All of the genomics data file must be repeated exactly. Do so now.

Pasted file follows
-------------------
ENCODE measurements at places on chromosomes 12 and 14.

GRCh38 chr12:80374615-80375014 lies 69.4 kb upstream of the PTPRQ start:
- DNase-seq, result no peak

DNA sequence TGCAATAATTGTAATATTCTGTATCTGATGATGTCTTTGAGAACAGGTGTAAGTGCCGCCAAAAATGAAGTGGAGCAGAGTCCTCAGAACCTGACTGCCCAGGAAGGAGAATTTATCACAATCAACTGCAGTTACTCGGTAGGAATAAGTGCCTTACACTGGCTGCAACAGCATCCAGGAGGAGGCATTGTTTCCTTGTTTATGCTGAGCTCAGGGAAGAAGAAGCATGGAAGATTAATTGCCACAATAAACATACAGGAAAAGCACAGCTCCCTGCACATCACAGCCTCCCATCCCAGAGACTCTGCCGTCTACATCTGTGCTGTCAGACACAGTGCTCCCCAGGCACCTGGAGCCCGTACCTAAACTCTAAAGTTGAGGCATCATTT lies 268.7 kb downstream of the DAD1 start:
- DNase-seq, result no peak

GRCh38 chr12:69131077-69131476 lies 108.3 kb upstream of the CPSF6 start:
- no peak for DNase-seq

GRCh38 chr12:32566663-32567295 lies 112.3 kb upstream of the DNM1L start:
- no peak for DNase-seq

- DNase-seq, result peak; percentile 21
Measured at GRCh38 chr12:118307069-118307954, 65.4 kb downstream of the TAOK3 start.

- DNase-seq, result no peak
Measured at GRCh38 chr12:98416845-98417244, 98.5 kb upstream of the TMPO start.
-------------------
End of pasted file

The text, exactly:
ENCODE measurements at places on chromosomes 12 and 14.

GRCh38 chr12:80374615-80375014 lies 69.4 kb upstream of the PTPRQ start:
- DNase-seq, result no peak

DNA sequence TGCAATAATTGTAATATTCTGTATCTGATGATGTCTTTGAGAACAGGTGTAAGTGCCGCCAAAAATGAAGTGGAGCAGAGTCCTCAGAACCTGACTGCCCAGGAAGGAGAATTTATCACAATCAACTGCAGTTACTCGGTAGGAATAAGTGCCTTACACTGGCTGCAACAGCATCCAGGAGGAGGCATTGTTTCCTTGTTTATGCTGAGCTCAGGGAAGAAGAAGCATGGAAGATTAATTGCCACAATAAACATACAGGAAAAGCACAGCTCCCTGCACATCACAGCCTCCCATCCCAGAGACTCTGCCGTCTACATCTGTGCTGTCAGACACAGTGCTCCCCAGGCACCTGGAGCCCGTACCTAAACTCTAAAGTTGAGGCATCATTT lies 268.7 kb downstream of the DAD1 start:
- DNase-seq, result no peak

GRCh38 chr12:69131077-69131476 lies 108.3 kb upstream of the CPSF6 start:
- no peak for DNase-seq

GRCh38 chr12:32566663-32567295 lies 112.3 kb upstream of the DNM1L start:
- no peak for DNase-seq

- DNase-seq, result peak; percentile 21
Measured at GRCh38 chr12:118307069-118307954, 65.4 kb downstream of the TAOK3 start.

- DNase-seq, result no peak
Measured at GRCh38 chr12:98416845-98417244, 98.5 kb upstream of the TMPO start.